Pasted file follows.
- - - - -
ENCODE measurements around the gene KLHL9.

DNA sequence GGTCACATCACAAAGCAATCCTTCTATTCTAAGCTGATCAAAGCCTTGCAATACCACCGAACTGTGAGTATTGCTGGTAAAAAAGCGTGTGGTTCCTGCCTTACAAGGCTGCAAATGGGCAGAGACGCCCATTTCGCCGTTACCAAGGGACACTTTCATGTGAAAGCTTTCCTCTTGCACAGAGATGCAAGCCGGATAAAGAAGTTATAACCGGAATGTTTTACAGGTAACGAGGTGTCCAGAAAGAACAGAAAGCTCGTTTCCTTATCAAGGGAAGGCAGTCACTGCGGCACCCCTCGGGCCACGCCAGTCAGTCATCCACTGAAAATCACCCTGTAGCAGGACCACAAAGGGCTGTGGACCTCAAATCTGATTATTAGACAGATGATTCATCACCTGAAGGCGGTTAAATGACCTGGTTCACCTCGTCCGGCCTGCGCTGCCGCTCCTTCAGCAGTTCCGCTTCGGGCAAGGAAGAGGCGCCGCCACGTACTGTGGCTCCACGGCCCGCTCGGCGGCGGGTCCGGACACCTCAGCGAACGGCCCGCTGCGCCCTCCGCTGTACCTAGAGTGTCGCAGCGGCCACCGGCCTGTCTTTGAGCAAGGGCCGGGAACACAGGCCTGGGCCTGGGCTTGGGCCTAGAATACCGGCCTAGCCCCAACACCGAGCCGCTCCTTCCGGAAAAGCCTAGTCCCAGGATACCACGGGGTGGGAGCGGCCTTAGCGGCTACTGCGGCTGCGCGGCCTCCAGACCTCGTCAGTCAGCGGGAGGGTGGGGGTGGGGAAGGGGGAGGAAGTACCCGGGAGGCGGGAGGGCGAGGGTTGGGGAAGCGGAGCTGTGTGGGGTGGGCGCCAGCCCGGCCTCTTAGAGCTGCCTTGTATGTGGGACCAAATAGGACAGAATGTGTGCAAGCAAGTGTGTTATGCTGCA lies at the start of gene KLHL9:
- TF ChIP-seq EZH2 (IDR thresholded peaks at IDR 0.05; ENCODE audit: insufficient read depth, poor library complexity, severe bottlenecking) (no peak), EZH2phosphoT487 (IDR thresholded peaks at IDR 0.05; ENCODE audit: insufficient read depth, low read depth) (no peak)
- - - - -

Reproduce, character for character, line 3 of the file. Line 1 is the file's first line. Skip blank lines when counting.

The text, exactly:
- TF ChIP-seq EZH2 (IDR thresholded peaks at IDR 0.05; ENCODE audit: insufficient read depth, poor library complexity, severe bottlenecking) (no peak), EZH2phosphoT487 (IDR thresholded peaks at IDR 0.05; ENCODE audit: insufficient read depth, low read depth) (no peak)